Feb 22 2010
Loyal readers of SlapStart may know that I’m not the sharpest knife in the drawer when it comes to the Internet. So many times, when the Internet flusters me or makes me cry, I tend to blame myself. Case in point: we here at SlapStart dabble with the Google Analytics stuff. We track our traffic, say, 300 times a day, and generally speaking, it’s a helpful exercise. But for the life of me, I never can figure out the IP addresses of who is visiting our site – where, precisely, they came from. Which is strange, because I used a similar tool, like, six years ago, and they did that. And since Google, y’know, knows everything about me, including how I tie my shoes (note: the “weird” way), I thought maybe I was missing something. Maybe it was me.
So, after many minutes of psychological self-flagellation, it was quite relieving and validating to know that I’m not stupid and it’s not my fault. Google Analytics won’t let you check by IP addresses. Google stinks. Without FootPrint Live, Google Analytics would the gleam in the eye of a drunken-Web analytics sailor on leave with 20 dollars burning a hole is his wallet. FootPrint Live is an add-on that does what Google Analytics does not: it lets you look up IP addresses and individual clickstreams in real-time. It’s free, and it’s cool.
All you gotta do is create a free account and install the tracking script on your website and instantly you’ll feel like a CIA spy. I went to their site and checked out their Free Demo. It’s rare to get such an instantly gratifying demo for a tool; especially since in this case, I could actually see myself on there. But I’m getting ahead of myself. The dashboard not only showed the viewers to their site, but it showed them in real-time. Like, as I write this to you (except you’ll be reading it later. Then again, what is time?) Drilling deeper yet, I could hover over the “visitor puppet” icon (green is online and active; orange is recently active; red has been offline for more than 10 minutes) to get each visitor’s profile, which includes country, ISP, zip code, city, telephone area code, number of visits, total page views, duration, shoe size, favorite color, biggest pet peeve involving grammar, and least-favorite color. And lo and behold, as I hovered, I found myself, there, on their site, describing my very situation. (And wouldn’t you know it, as always, my eyes were closed in the picture.)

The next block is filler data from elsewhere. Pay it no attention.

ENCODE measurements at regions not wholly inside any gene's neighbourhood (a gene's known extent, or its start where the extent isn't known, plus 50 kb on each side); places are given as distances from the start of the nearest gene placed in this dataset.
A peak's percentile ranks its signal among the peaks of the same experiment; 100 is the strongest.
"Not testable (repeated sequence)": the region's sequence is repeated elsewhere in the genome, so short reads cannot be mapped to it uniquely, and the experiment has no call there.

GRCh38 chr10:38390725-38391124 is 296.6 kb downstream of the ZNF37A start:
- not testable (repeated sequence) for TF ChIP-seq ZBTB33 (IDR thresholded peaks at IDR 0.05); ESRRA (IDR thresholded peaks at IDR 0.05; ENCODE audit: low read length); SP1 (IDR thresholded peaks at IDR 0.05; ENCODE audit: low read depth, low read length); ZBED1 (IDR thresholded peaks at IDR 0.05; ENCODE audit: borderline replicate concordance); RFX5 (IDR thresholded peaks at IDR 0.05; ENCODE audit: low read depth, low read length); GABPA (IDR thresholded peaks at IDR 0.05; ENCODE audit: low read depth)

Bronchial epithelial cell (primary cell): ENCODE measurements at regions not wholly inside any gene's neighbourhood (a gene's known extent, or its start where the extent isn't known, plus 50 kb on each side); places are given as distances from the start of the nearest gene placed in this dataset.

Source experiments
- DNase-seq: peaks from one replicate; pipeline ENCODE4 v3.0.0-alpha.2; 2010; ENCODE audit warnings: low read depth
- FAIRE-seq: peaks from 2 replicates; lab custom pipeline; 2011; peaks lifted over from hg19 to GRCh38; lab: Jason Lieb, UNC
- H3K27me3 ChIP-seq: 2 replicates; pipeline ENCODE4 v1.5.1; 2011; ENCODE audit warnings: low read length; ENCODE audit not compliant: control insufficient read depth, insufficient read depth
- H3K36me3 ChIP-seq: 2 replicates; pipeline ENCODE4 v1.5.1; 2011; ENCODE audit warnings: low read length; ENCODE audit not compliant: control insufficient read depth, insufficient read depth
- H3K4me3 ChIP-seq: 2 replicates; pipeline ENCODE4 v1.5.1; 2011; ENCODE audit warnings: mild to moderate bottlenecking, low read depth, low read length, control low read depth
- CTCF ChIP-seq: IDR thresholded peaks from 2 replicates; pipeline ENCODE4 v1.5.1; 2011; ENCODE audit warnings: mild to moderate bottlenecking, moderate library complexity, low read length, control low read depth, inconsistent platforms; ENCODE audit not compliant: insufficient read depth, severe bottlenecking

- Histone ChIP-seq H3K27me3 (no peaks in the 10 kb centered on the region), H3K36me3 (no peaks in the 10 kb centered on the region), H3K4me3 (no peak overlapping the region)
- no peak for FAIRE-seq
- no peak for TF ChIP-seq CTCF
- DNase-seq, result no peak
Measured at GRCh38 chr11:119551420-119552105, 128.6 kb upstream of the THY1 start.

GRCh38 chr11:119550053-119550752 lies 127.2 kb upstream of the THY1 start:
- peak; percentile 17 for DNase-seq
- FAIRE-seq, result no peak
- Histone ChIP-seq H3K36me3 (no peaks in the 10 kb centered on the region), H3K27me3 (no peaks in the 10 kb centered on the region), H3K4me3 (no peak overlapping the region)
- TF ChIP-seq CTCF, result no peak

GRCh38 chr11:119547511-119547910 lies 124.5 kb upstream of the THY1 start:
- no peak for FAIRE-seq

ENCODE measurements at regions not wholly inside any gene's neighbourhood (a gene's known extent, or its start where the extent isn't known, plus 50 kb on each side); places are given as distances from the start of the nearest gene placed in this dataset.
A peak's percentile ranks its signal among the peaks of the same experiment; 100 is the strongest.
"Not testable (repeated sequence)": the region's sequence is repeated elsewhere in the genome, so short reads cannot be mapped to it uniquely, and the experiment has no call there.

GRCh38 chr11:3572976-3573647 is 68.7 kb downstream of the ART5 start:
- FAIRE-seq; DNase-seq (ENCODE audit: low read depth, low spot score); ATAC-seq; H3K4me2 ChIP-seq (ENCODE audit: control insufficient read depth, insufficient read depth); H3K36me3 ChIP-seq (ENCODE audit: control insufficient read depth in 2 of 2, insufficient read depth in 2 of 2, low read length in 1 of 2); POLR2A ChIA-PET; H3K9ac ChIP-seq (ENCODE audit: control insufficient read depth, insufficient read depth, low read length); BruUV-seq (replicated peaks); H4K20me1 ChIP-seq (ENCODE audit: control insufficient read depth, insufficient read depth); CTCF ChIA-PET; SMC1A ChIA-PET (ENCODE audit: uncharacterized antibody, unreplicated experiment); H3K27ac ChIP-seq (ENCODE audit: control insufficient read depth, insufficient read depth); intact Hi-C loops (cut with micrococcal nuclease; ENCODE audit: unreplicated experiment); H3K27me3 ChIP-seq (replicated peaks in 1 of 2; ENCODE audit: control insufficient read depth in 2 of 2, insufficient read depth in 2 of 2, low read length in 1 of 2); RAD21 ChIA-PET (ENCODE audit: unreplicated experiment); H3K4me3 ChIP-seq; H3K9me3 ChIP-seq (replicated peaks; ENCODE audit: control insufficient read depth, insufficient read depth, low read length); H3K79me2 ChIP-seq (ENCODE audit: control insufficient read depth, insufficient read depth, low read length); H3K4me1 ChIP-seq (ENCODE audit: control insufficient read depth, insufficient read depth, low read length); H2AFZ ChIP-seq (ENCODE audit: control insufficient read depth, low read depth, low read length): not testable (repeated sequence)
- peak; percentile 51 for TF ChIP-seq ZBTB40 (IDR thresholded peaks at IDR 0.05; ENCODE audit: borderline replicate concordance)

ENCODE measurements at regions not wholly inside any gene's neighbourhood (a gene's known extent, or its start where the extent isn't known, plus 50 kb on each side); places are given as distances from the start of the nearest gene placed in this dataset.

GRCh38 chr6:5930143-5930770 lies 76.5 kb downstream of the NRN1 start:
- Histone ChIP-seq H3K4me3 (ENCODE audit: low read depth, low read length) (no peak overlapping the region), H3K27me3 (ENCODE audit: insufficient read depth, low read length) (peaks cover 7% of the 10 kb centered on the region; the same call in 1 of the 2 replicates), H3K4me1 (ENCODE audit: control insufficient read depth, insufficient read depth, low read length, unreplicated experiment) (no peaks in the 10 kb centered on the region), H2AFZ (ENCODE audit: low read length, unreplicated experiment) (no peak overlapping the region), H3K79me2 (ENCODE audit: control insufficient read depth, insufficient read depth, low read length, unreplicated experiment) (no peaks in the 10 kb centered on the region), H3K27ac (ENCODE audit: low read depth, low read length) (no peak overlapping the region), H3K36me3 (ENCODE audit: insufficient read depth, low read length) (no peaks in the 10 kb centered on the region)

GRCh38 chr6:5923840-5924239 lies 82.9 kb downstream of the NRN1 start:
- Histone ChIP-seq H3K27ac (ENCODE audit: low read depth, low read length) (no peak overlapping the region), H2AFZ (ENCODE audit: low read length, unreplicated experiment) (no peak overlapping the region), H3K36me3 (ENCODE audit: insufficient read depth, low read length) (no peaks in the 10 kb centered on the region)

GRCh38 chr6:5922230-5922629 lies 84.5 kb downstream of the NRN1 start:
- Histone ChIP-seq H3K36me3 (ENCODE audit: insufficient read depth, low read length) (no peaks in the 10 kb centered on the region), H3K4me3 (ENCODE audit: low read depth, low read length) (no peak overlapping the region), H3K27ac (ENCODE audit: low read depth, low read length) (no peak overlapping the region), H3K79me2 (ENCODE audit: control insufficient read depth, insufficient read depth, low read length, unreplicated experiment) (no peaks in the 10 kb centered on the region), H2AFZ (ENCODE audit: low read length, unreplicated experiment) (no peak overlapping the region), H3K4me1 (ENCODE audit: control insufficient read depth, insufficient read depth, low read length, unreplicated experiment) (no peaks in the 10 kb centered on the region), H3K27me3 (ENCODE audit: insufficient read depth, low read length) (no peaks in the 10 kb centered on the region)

Here’s a screen shot:
For further, plate tectonic-like, molten-core-ish drilling down, you can check out the visitor clickstreams, seeing where they went on your site, by page, and for how long. And it’s done in a well laid-out fashion: map of the country on the left, their profile below it, and the clickstream to the right, each page laid out by date, including total time viewed. Obviously all this frothy data opens a whole new world of analytical possibilities and mind-bending reports to obsess over. What are the post popular pages? And for how long? And why? And what do people have against magenta? The mind reels.
The beauty of the product is that it’s simple and it speaks for itself. I surfed around the site for quite a bit trying to find other things to underscore or comment in a way best described as “gentle constructive criticism,” but I couldn’t. All the action is in the demo, and beyond that, there are no unnecessary or distracting bells and whistles from the user perspective, which me likey.
In related news, I’m sure by now you’ve read about Google’s debacle with their Buzz tool; namely, their sordid disregard for user privacy. As a Gmail user myself, it was kinda infuriating and found the whole hubaloo to be straight-up bizarre: how could so many seemingly smart people blow something so badly, especially regarding user privacy? People are really steamed out there, and 10 years of goodwill has gone out the window. I mention this because, as we know, bigger isn’t better. Footprint Live is a far more user-friendly analytics tool than Google’s, it has greater depth and breadth, and most interestingly, it’s all in real-time. And while both tools can be used in conjuction with eachother, most folks would do just fine with Footprint Live. Best yet, it makes me feel not stupid; so much so, that if Google were a woman and I was breaking up with her, I’d say, “It’s not me…it’s you.”